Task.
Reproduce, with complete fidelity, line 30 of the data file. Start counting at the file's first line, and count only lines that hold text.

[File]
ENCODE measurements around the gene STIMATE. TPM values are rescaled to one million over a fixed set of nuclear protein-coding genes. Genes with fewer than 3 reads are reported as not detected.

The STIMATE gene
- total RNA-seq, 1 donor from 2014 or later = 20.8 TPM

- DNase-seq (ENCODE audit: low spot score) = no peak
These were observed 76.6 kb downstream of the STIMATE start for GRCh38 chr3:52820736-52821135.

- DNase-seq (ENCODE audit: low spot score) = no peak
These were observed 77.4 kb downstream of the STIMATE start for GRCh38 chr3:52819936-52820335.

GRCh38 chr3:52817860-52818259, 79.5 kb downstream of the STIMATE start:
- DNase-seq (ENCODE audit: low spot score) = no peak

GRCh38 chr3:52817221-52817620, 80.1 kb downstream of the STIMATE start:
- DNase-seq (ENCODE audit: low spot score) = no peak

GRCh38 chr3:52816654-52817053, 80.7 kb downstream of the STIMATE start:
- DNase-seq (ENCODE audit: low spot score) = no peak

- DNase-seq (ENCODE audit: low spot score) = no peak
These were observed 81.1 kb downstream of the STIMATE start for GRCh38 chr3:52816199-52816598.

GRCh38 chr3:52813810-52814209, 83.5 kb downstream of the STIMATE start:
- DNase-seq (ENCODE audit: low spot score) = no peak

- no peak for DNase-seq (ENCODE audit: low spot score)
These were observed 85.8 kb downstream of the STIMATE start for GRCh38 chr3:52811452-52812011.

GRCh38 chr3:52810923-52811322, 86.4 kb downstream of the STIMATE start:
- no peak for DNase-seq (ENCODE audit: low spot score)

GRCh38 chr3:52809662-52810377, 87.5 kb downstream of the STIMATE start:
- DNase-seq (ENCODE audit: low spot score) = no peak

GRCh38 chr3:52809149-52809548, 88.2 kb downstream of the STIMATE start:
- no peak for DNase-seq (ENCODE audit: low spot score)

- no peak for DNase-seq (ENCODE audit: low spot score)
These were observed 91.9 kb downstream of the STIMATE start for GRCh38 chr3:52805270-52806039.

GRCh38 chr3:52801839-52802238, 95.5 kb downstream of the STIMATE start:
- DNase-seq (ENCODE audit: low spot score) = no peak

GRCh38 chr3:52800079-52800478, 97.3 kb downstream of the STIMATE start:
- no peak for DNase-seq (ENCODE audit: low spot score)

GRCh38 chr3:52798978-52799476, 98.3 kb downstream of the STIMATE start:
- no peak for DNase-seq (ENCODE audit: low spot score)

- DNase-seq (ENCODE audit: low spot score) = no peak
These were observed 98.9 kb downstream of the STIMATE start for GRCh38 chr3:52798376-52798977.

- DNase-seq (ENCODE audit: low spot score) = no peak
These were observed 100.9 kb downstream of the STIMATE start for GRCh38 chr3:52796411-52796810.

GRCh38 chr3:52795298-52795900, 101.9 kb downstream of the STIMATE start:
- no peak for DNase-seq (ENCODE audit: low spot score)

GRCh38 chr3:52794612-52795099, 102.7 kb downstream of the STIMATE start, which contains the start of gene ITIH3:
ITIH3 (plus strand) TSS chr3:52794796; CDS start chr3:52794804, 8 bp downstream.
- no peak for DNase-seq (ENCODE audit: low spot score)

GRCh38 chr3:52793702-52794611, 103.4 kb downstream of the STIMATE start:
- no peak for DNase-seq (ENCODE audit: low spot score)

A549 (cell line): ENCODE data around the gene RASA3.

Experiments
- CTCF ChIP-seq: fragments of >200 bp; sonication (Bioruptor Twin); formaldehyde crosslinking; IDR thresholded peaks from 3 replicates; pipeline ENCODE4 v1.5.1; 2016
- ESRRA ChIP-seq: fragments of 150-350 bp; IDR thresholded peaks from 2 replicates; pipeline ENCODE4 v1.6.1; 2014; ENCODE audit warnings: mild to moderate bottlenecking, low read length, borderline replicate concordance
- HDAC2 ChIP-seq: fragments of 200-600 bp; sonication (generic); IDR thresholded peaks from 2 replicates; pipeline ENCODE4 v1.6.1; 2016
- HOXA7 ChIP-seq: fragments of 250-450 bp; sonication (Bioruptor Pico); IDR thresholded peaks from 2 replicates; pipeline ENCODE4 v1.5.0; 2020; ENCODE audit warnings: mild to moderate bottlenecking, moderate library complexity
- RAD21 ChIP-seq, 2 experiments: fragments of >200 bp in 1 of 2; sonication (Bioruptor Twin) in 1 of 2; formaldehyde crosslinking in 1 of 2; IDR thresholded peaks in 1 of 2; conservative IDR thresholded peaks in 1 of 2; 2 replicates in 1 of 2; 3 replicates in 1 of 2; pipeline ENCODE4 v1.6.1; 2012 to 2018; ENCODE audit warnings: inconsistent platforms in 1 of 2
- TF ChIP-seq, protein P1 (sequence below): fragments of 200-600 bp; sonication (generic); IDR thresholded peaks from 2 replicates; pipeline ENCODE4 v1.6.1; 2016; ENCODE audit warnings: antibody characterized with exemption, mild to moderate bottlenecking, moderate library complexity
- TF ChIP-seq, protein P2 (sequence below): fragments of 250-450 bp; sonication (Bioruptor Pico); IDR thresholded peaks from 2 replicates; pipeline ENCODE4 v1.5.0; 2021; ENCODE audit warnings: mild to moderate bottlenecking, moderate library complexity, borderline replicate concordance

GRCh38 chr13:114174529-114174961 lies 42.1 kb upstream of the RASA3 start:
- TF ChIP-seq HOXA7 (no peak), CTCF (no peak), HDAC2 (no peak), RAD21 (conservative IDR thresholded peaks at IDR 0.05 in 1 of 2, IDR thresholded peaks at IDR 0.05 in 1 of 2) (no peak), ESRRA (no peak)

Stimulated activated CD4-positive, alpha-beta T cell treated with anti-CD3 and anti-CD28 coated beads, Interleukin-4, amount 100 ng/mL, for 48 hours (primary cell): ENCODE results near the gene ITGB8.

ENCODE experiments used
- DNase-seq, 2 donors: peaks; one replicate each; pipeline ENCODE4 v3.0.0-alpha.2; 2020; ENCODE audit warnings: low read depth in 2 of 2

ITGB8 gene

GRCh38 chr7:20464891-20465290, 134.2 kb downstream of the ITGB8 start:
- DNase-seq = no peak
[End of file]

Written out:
GRCh38 chr3:52800079-52800478, 97.3 kb downstream of the STIMATE start: